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Tell HN: Riseup.net fails to update canary; fingerprints deleted without notice
317 points by orthoganol on Nov 21, 2016 | hide | past | web | favorite | 127 comments
After almost a week of direct questioning, canary is still not updated:

https://riseup.net/pl/about-us/canary

Certificate fingerprints deleted for certain domains on Oct. 22nd without notice:

https://github.com/riseupnet/riseup_help/commit/8a8c98e0aaa635130a899c1980569f34633d159d

Page where fingerprints no longer appear:

https://riseup.net/pl/security/network-security/certificates




And from riseup.net @riseupnet

    listen to the hummingbird, whose wings you cannot see,
    listen to the hummingbird, don't listen to me. #LeonardCohen
https://twitter.com/riseupnet/status/797142735283257345


That was probably just commemorating Leonard Cohen's death, and the certificate fingerprints were probably just removed because they switched to Let's Encrypt for those domains. But you never know.


What good is a warrant canary if it's also used for whimsy or commercial speech? If they don't take it seriously enough for people know what it means then their system isn't worth using to start with.


A Twitter feed is not a warrant canary.

Edit: the exact link to the official warrant canary is specified in the top post, please don't answer if you haven't recognized that much:

https://riseup.net/pl/about-us/canary

The "If they're relying on double entendres then it might as well be" as a response to "A Twitter feed is not a warrant canary" really has no sense.

https://en.wikipedia.org/wiki/Warrant_canary

Also worth reading:

https://www.schneier.com/blog/archives/2015/03/australia_out...


Think about it a while longer.


If they're relying on double entendres then it might as well be.


OK, good point.

This could just be drama.


Maybe it's worth checking their feed before writing?


That's the problem with canaries, though. By definition, they exist for situations where the canary-owner can't offer positive evidence for compromised security.

I don't particularly think Riseup is in that position, but unless someone actively says "don't worry about our lack of a canary, we took it down for $REASONS and all is well", negative evidence is all you can react to.


It could have been an attempt at plausible deniability.


Have you happened to see their other messages from the same day?

"Dear friends, please remember that internet is not always the answer..."

"by the way, that wasn't a trump related tweet..."

"listen to the hummingbird, whose wings you cannot see, listen to the hummingbird, don't listen to me. #LeonardCohen"

It all "has nothing to do with" canaries.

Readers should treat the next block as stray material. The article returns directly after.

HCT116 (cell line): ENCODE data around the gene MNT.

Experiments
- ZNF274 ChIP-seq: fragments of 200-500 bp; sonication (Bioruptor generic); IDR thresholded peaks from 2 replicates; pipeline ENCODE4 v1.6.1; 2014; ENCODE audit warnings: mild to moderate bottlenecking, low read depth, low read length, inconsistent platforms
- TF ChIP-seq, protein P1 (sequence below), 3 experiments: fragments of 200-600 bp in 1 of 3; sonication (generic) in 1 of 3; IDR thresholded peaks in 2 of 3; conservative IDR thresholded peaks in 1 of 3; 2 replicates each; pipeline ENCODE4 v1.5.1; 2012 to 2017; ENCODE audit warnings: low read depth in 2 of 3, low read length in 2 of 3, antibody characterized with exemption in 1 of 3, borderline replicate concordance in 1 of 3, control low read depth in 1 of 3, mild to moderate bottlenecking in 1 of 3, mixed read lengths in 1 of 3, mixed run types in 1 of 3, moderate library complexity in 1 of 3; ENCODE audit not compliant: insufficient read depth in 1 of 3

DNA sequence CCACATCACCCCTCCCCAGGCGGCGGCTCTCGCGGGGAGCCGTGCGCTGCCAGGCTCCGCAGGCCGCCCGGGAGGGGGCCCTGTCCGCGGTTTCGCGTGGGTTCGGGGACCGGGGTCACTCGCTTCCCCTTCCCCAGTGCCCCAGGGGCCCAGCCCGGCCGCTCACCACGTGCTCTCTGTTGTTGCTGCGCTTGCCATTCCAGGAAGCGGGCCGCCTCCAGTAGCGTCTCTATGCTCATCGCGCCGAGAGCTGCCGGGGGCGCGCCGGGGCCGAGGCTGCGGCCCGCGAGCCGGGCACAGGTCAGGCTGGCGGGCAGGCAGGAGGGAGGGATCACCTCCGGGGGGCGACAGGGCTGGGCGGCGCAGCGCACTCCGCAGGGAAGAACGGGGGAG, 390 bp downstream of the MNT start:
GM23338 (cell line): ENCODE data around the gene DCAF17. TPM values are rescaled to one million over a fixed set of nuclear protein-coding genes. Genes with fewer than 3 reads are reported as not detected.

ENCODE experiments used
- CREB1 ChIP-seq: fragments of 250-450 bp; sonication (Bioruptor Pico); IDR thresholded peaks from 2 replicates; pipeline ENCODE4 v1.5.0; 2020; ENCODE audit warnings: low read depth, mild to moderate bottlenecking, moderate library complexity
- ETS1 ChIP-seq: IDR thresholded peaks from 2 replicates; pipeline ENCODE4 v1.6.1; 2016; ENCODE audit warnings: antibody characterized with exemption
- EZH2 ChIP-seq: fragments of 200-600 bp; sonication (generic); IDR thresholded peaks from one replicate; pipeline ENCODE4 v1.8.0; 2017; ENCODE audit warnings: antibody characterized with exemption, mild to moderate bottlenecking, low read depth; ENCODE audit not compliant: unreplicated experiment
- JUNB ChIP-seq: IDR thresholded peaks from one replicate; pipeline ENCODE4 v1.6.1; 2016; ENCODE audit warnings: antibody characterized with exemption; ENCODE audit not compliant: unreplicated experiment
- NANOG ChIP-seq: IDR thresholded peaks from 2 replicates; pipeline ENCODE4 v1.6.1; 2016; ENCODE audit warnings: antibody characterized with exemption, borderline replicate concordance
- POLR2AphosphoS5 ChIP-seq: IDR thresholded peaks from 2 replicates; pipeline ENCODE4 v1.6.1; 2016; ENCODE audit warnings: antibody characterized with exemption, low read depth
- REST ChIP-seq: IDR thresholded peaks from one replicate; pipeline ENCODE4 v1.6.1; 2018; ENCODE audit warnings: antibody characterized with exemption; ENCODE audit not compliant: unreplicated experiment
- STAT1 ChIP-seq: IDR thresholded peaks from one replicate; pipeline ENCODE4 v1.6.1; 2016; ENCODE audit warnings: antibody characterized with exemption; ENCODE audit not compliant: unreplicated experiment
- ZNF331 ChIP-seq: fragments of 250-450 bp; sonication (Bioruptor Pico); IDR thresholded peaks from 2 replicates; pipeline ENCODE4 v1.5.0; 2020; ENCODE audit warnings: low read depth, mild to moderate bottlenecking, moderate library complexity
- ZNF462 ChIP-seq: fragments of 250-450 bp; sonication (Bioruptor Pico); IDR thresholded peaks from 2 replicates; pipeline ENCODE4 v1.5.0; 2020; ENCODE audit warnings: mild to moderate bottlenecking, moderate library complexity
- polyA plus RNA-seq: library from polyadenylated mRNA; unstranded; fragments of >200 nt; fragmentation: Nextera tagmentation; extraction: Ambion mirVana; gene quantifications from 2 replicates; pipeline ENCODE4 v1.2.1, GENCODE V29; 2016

or it means "the canary is dead for a reason; don't trust us"


Okay, that's telling, but the canary on its own seems to be valid still - it's from August 16, 2016, and they say it should be 'updated approximately once per quarter'


If "quarter" is defined as "3 months", we're officially just on the outside of a quarter since the last update — 3 months and 5 days, to be precise.


Well, after (I'm sure) many inquiries about the canary, their latest update says nothing specific, just:

> we have no plans on pulling the plug https://riseup.net/en/about-us/policy/government-faq

https://twitter.com/riseupnet/status/800815181190217729


This reads like a vague suggestion that everything is fine, but in context (ie, no clear denial) it's a huge red flag being waved.


If I were a scary government type and took control of riseup.net, that is exactly the thing I would post to twitter if I couldn't compel them to update the canary.


I certainly have no clue. I'm still getting email :)

And they've had indirect FBI attention before: https://riseup.net/en/about-us/press/fbi-seizes-anonymous-re...


> I'm still getting email :)

The failure mode of their warrant canary is not that you stop getting email, but that other people start getting your email too.


Sure. But you see, the prudent assumption is that adversaries always get all your email :)


Your comment is a distraction, not a contribution. People came here to discuss whether a warrant canary had died, not to hear you trot out security 101 cliches.


> I'm still getting email :)

While obviously this is not about preventing you from "getting email", you might not have received everything. You should consider the service compromised.


A beautiful quote. A nice picture. Also worth seeing the previous two messages there made on the same day while also thinking about the hummingbird.


If you're doing any kind of radical political work --- left or right --- and are worried about the attention you're going to attract, don't use things like RISEUP.NET. You shouldn't be running mailing lists at all. You shouldn't be using Jabber and asking all your peers to enable encryption. These are fundamentally unsafe services, and the idea that they can be provided safely just by paying attention to network security is terribly misleading.

In the universe of possible media in which to conduct discussions with a group of peers, there may be none less safe than SMTP email mailing lists. Keep secrets off mailing lists. Never use mailing lists for secrets. Assume your mailing lists are public. Nobody is going to deploy a mailing list security solution that will ever be adequate against state-level adversaries. Any site claiming to keep political activists secure that offers mailing lists should be viewed with suspicion, because "don't use mailing lists" is close to the only thing that messaging security people agree about.


I remember clearly a Tunisian opposition party was using a RISEUP mailing list around 2006 to spread its articles, political statements, etc... (When they were banned before the revolution of 2011).

Not all politicians can/know how to operate anything more complex than an email account.